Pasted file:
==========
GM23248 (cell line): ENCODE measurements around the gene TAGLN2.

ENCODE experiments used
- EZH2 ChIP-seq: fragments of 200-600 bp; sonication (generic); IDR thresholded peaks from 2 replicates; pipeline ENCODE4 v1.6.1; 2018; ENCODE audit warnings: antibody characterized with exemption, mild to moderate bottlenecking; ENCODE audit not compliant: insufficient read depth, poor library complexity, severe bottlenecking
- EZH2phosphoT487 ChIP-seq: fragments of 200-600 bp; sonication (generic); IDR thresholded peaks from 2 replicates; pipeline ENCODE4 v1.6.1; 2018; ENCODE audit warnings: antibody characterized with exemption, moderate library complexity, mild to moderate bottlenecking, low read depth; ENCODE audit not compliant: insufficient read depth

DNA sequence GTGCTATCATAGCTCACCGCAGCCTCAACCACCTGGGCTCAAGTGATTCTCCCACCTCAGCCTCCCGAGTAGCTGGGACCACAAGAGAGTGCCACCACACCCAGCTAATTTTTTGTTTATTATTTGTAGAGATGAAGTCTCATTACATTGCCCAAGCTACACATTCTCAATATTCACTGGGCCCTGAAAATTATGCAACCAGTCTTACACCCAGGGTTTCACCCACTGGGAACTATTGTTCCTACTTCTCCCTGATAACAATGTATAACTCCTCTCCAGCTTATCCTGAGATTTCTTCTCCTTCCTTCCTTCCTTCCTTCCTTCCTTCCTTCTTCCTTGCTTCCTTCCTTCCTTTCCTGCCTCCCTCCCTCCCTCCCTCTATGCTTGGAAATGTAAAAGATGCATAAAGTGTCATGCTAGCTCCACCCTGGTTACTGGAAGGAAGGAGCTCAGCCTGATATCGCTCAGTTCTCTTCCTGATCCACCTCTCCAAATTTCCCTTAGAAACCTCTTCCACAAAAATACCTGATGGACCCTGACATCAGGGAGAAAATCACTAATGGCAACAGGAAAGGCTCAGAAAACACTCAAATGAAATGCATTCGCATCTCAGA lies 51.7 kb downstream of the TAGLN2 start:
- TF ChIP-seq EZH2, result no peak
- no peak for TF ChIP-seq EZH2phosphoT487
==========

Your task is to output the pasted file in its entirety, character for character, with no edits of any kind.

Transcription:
GM23248 (cell line): ENCODE measurements around the gene TAGLN2.

ENCODE experiments used
- EZH2 ChIP-seq: fragments of 200-600 bp; sonication (generic); IDR thresholded peaks from 2 replicates; pipeline ENCODE4 v1.6.1; 2018; ENCODE audit warnings: antibody characterized with exemption, mild to moderate bottlenecking; ENCODE audit not compliant: insufficient read depth, poor library complexity, severe bottlenecking
- EZH2phosphoT487 ChIP-seq: fragments of 200-600 bp; sonication (generic); IDR thresholded peaks from 2 replicates; pipeline ENCODE4 v1.6.1; 2018; ENCODE audit warnings: antibody characterized with exemption, moderate library complexity, mild to moderate bottlenecking, low read depth; ENCODE audit not compliant: insufficient read depth

DNA sequence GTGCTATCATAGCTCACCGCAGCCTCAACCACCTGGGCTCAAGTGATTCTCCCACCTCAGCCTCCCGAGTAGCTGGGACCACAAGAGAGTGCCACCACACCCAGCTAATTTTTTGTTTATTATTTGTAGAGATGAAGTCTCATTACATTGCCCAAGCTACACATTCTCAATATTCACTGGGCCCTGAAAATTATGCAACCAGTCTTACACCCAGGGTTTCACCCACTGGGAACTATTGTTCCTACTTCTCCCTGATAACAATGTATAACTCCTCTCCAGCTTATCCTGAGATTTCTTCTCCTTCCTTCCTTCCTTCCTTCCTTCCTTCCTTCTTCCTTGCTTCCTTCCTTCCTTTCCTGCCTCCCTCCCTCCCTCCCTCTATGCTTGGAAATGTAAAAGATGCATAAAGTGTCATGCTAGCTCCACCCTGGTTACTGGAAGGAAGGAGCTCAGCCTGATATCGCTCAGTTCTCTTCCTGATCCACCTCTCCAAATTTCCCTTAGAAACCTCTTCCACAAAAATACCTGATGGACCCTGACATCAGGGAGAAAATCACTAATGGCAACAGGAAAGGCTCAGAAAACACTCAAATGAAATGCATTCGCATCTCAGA lies 51.7 kb downstream of the TAGLN2 start:
- TF ChIP-seq EZH2, result no peak
- no peak for TF ChIP-seq EZH2phosphoT487